General Motors (GM) has unveiled its Silent Utility Rover Universal Superstructure (SURUS) vehicle, a hydrogen fuel cell-powered platform that can accommodate a variety of modules and serve in manned or unmanned roles.
The 17 ft long SURUS, named in part after Hannibal’s war elephant, has no specific front or back end but rather is intended to be a chassis and propulsion system with many potential uses.
“If you’re the user and you buy this, you don’t have to determine how you’re going to use it on day one,” Charlie Freese, executive director of GM’s Global Fuel Cell Business, told Jane’s ahead of the annual Association of the US Army (AUSA) conference.
Eight SURUS platforms can be transported on a Boeing C-17 Globemaster aircraft, he said.
It has two motors that independently drive two axels, and electric four-wheel drive and steering. The hydrogen fuel cell that powers the vehicle is based on fuel cell technology that GM is now demonstrating for the US Army in the company’s ZH2 truck.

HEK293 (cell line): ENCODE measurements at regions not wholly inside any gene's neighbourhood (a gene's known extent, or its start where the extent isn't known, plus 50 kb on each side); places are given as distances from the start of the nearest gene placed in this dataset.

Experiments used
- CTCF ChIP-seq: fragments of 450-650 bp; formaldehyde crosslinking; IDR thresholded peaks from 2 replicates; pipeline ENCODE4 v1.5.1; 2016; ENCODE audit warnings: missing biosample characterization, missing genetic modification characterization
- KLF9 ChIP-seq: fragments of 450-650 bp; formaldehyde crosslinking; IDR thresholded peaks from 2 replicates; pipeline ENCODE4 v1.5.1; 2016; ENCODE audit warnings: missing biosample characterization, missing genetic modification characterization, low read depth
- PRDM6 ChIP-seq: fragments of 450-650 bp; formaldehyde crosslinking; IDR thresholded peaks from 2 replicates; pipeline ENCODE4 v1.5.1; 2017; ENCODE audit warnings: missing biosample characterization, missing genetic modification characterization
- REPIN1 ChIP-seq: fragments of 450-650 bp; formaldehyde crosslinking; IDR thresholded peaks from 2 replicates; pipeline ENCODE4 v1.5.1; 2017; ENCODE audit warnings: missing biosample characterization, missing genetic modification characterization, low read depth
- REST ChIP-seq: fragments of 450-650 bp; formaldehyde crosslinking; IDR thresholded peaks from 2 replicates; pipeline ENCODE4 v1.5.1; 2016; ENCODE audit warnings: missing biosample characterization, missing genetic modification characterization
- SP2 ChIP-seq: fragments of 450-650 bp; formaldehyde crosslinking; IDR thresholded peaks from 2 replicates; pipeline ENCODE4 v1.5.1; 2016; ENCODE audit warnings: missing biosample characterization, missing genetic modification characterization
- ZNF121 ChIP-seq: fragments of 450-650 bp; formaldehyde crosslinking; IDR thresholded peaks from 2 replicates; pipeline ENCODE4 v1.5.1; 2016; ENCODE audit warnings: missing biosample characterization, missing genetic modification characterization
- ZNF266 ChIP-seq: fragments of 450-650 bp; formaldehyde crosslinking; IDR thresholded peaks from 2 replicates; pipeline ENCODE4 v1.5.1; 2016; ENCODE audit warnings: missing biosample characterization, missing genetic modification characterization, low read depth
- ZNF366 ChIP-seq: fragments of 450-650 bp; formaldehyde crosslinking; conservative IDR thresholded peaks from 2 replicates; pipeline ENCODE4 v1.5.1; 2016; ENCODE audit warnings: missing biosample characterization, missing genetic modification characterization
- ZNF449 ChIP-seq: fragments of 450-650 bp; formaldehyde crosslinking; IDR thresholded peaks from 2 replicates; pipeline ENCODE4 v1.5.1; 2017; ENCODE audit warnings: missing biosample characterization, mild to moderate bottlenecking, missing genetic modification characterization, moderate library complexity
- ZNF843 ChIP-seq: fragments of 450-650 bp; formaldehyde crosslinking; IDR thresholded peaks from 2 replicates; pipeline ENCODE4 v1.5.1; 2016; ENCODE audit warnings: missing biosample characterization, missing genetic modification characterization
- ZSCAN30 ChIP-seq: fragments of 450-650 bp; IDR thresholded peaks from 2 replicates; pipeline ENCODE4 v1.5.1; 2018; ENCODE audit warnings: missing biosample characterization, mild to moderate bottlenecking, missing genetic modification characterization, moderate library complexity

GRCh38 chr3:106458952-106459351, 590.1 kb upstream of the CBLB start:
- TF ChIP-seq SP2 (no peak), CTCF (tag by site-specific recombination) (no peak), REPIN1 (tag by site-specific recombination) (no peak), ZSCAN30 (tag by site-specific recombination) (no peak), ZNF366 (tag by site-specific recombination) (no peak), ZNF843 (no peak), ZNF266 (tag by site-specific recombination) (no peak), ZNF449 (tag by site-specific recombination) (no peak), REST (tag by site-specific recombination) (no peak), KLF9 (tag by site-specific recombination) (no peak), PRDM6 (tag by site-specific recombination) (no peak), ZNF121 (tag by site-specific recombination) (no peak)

The fuel cell technology is advancing rapidly, however, and Freese said the SURUS fuel cell is two generations newer than the ZH2’s – it is less than half the size and mass, but uses the same type of fuel.
A SURUS platform uses a Hydrotec Fuel Cell with water recovery system, can be refueled in three minutes, export 50-80 kW power, rides on a dynamic suspension, and has a flexible utility cargo deck, according to Freese.
The deck can mount anything from a diver cab, ambulance module, cargo handling equipment, mobile power generation systems, weapons modules, directed energy systems, surveillance gear, or whatever the uses can fit on the platform, Freese said.
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